Down home comfort food upcountry

  • Ryan Collins / The Garden Island

    Christian Cook, right, serves up a fresh mai tai to Ryan Metzger Tuesday at the Koke‘e Lodge Restaurant.

The Koke‘e Lodge Restaurant in Koke‘e State Park offers service 365 days a year, opening at 9 a.m. daily and closing at 4 p.m. on weekdays and Sunday. On Saturday, the lodge offers live music and a full bar, closing at 7 p.m. to offer guests a chance to enjoy themselves at the popular destination in the mountains.

The restaurant serves breakfast from 9 a.m. to 11 a.m. daily, and for the last two years has had a full-service coffee bar for the early birds.

“Our specialty is our Portuguese bean soup and chili along with our cornbreads and pie,” Manager Anya Kaohi-Yaris said. “Our new favorite is our loco mocos, and we do a lot of farm-to-table, and we only buy locally made stuff.”

The restaurant provides a farm-to-table presence visitors and locals alike can enjoy, especially on those hot summer days where it’s cooler up in Koke‘e.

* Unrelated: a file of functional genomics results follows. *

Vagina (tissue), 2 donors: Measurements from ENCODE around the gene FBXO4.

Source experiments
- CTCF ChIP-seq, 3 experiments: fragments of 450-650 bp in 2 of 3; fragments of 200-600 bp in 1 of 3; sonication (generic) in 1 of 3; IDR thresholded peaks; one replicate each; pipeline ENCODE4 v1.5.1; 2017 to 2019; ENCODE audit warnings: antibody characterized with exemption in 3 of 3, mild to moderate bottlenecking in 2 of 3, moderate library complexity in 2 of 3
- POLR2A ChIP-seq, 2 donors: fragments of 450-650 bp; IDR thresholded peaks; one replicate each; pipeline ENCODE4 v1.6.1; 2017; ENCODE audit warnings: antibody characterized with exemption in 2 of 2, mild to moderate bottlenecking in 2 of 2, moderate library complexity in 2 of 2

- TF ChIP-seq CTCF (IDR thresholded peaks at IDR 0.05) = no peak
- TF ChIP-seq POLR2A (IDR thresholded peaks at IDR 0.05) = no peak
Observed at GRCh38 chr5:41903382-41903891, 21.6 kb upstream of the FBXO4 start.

Beef is local, pork is local. Even the pie crust is made in-house.

“We are busy year-round. We don’t have a slow season,” Kaohi-Yaris said. “We added a coffee bar this past two years. We have a full-service coffee bar with lattes and cappuccinos.”

In addition to a full breakfast menu that features plates such as the Koke‘e pancake sandwich, the restaurant has a packed lunch menu featuring local favorites such as chili and rice plates to quiche and New England clam chowder, Greek salad, hot and cold sandwiches and plenty of cold beer and other beverages.

The Koke‘e Lodge Restaurant also has a fine selection of desserts, such as lilikoi pie and homemade cookies.

“When I was growing up, we only had two channels, and one of the channels on Sundays had ‘Lucky Luck’s Luau,’” General Manager Jim Ballantine said. “And Lucky Luck would do this show, and anyone who was in town would come on his show and he would play music. It was really a good time. His grandson now has a surf shop in Waimea, and he plays really-old Hawaiian records.”

In addition to live music from 5 to 7 p.m. on Saturday, old-time Hawaiian music by Fanny Rose is played at the restaurant and lodge from noon to 2 p.m.

“She plays cello, banjo and guitar,” Ballantine said, who has been the general manager for four years this August.

On Sunday afternoons, Nick Castillo takes the stage.

Freshly cut blue hydrangeas and Himalayan ginger frequent vases within the restaurant.

“Everything is farm-to-table,” Ballantine said.


Ryan Collins, county reporter, can be reached at 245-0424 or


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